Tuesday, February 16, 2016

It Doesn't Have to be Beautiful to be Perfect

Two Christmases ago, Cory and I were gifted a fifty dollar bill. It fell at a time where a fifty dollar bill seemed like an extravagance. When we married, barely into our twenties, we thought we knew some things about life, one of which was this: you start with nothing and you build from there. Up and up; you're doing fine if each year ends better than the last.

Well. Last year was our fifteenth year, and that cold fifty felt every bit as lucky as it had twenty years before, when my uncle slipped one into my high school graduation card.

We talked about splitting it down the middle, but twenty-five apiece lacked a certain chutzpah. We could put it back, but that was just boring. We could go out to eat, but we did that all the time.

We weren't poor and we weren't as rich as we'd been before.
We were somewhere right in the middle, in no-man's land, where all it takes to stoke a dream is an unexpected fifty dollar bill.

In the end, we bought a little rug off the shelf at Target.

We put out an open call for free couches and began collecting them in our basement - the in-laws' love-seat, the "come and get it" 1980's Chesterfield-wannabe, the curvy-legged floral found aging better than I could hope to at her age. For two long nights we shoved cardboard boxes filled with dusty books and Christmas decorations against one wall, plastic tubs of vintage fabric against another (I have a fabric problem.) We stacked quirky chairs in the corner and pretended it was architectural sculpture. Cory created a make-shift gallery wall with my out-of-rotation art and, it seems, I also have a chair problem. And an art problem.

There were choices to be made and trust to be dealt, and if I say authenticity is important to me, well, it was time. Inviting people into my kitchen had never been hard. Inviting them into the dark corners of my extremely unfinished, unheated basement in the eye of Snowpocalypse was a whole other thing. But I was land-locked and longing. A bit lost at sea. I could keep it cute or I could keep it real, but I couldn't do both.

So, we set out to invite new friends and a few near-strangers into our literal mess, the place in our home where all the junk is shoved before company arrives then bolted behind a closed door. Ever aware of the risks this posed, I did what any reasonable woman would do. I dug out the two boxes of Kroger strand lights and strung them overhead.

For three years we had talked about opening our home in some way, cobbling together a community of misfits like us. We imagined platters of sloppy Joes and sheet cakes, wild kids, and the space to be known. It was never long into the conversation before we circled back around and squashed our own dream. We don't have enough room. We have too many kids. Our neighbors aren't ready for us. Our friends aren't ready for our neighbors. No. No.

In the end, our craving won.

We dared to believe we were free from overthinking a good thing.
Staring Ulysses S. Grant in the face, we found the guts to try, even to fail.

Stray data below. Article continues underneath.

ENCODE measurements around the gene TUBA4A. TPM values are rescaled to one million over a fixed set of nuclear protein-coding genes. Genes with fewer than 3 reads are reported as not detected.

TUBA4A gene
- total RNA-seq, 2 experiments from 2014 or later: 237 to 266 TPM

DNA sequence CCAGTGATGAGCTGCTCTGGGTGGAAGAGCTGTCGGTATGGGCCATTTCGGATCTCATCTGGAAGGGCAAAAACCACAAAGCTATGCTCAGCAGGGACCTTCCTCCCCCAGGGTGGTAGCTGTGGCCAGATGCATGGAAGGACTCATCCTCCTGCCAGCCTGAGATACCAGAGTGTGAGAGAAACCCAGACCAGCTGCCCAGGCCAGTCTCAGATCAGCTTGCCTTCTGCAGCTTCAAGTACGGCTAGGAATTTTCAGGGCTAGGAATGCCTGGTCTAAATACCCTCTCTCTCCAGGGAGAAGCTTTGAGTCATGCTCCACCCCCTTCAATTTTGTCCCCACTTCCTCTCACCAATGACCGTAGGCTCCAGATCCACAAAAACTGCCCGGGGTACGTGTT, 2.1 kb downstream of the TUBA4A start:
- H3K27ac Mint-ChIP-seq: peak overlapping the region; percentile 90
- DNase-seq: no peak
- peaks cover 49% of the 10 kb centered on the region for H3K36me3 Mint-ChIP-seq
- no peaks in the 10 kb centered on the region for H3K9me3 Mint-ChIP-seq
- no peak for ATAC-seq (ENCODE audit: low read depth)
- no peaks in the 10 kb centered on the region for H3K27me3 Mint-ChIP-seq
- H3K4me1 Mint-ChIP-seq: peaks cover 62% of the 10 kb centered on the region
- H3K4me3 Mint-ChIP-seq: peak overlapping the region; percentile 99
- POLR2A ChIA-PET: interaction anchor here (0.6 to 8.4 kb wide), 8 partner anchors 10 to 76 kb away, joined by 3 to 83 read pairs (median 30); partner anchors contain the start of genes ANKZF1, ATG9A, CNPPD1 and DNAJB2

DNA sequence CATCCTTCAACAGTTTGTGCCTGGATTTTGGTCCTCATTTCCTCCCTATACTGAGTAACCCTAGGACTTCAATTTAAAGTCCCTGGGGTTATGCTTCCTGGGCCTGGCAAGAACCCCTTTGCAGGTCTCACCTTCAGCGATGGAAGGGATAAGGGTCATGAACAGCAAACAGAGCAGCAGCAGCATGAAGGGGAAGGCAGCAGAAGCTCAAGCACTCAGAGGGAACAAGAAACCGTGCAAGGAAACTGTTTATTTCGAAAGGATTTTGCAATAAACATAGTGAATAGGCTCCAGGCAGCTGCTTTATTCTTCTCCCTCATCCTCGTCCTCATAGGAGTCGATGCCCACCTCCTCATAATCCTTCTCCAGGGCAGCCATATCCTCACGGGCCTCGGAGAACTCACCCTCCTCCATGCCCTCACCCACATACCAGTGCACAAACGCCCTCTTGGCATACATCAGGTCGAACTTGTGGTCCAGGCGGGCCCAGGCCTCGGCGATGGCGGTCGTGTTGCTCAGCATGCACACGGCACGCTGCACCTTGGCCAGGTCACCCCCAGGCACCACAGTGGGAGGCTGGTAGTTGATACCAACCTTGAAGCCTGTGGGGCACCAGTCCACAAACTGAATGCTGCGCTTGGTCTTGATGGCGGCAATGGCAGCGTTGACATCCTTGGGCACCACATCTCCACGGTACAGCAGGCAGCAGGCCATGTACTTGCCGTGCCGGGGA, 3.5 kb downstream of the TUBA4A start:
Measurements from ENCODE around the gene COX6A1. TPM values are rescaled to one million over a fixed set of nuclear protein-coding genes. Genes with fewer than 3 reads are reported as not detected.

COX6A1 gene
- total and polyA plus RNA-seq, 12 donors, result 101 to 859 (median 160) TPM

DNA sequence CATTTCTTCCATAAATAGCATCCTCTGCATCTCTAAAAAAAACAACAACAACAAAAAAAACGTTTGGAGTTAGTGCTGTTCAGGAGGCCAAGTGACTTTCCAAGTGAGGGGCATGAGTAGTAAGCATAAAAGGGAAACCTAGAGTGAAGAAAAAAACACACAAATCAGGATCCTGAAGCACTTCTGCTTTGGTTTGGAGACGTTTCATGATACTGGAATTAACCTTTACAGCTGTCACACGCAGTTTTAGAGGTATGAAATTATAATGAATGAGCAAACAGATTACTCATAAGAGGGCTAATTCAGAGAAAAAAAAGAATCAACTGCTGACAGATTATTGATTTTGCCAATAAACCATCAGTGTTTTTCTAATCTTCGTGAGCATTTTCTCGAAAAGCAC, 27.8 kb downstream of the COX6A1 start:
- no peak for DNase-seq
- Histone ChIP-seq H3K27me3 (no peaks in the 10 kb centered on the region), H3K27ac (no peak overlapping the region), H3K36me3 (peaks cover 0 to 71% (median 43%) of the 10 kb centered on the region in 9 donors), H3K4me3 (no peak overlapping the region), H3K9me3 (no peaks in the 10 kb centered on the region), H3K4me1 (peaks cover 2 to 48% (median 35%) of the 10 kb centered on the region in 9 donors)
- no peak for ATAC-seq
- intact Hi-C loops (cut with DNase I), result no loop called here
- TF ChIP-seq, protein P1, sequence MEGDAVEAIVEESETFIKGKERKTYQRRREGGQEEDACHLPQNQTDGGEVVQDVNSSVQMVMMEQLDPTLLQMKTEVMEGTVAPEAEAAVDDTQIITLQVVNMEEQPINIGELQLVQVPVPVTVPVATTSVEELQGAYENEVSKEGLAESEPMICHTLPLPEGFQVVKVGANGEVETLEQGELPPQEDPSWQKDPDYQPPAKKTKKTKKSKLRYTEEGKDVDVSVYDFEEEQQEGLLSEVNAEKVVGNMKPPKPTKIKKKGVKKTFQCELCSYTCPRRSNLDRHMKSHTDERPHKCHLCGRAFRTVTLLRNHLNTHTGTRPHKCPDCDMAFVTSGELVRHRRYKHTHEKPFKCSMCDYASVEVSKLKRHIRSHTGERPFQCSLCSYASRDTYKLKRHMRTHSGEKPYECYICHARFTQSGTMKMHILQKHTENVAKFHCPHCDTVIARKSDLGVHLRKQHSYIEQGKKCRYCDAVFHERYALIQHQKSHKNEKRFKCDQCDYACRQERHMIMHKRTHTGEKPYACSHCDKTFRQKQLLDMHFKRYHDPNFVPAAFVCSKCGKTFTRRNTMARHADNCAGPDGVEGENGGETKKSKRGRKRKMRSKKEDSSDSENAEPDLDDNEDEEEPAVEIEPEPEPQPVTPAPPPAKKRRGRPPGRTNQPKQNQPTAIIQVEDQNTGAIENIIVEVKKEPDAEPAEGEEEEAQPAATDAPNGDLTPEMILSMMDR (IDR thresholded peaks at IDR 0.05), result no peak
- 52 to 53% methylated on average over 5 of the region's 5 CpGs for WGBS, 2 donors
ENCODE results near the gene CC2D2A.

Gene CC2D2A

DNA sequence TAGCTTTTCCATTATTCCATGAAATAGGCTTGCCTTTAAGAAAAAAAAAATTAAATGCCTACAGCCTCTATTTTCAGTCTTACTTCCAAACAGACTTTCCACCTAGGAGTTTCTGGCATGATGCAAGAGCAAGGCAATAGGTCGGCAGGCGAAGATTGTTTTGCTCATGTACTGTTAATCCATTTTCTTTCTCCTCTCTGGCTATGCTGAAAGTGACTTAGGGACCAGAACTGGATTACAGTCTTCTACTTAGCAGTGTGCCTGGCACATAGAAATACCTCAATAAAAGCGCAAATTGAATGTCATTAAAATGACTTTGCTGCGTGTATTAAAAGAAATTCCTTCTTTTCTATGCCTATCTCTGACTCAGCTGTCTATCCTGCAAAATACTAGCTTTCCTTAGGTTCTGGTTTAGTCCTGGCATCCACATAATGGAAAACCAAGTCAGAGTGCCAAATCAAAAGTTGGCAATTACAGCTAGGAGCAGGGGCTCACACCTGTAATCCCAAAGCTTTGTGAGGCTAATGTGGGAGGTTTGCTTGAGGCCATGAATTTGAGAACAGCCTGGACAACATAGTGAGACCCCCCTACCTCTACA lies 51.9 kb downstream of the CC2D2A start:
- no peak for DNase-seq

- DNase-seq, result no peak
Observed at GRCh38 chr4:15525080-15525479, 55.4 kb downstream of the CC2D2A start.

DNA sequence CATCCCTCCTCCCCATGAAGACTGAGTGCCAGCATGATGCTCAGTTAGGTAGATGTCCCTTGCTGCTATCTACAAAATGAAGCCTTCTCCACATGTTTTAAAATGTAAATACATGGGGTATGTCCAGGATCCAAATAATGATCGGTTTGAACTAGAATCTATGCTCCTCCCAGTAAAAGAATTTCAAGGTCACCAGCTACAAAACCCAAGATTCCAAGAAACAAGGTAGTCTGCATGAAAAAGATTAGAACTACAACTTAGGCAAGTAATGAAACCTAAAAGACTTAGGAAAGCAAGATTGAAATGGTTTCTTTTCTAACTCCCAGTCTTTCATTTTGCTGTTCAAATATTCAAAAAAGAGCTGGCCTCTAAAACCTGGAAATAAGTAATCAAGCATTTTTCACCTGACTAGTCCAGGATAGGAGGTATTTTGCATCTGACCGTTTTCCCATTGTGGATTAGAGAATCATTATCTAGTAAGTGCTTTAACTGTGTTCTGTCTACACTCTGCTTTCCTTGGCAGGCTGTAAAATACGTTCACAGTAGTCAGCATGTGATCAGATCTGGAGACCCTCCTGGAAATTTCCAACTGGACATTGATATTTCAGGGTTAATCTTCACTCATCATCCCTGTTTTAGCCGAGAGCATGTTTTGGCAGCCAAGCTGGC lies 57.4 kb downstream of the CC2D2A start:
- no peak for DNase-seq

If it was all going to go down, we were going down with it.



The rug wasn't large enough for the ground it had to cover. But it helped. It warmed our toes, or at least half of them.

The kids ran wild circles overhead, they ran down and interrupted us twenty times.
We went back for seconds. We sat across from each other in the dim, cold basement, and I tried not to worry that all of my junk and every problem was on glaring display.

Over time, I stopped caring. I pulled more up from under the dust and made room for it in our circle.

We confessed old grudges and waded through a few that were just setting to a boil.
We laughed sometimes, but we also shared the burden of the anguished and uncertain.
We spoke with the salty tongues of men and we wondered about angels. 

It looked nothing the way I'd imagined it might. Everything was mismatched, there still wasn't enough room and the ones we hoped for hardest didn't stay.

But somewhere down there in the dark, light was seeping through.We sprung for our little rug's twin. We shoved them together, piece-mealing something better, something necessary, from what had been lacking on its own.

The ground between us narrowed again.
I saw myself in different faces - misfits to the end, each of us.
We were starting to get warm.



*The title of this post goes out to my homegirl, the Nester, who keeps teaching us, "It doesn't have to be perfect to be beautiful." It's true and important, no matter which we you spin it.

33 comments:

  1. Often what I view as perfection actually makes people feel unwelcome but inviting one into the impercections of my heart and home can have the opposite effect. You are such an encourager to do just that - and do it now.

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    1. Yes!!! I'm seeing the same thing, over and over. What we think of as welcoming CAN have the opposite effect. Being willing to share the ugly is where it's at!

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  2. This reminds me of a post I wrote a while ago called come as you are. Often times we care WAY more than others do about the condition of ours homes. People just want the invitation and I am so glad you gave it to them. I am excited to continue to open up our home full of projects, dust, half painted walls, junk rooms etc to others. You speak my language friend from states away and I love it! The world is so big but so small at the same time <3

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  3. "When we make a regular practice os sharing our lives with each other, we move toward them and create space of them to move toward us. Shame hates this. Revealing our lives requires great perseverance...When I see my friend's face, hear his voice, sense his empathy for my plight in real time and space, I am given the opportunity to imagine a different way of telling the story of what has been only shame, isolation and stasis."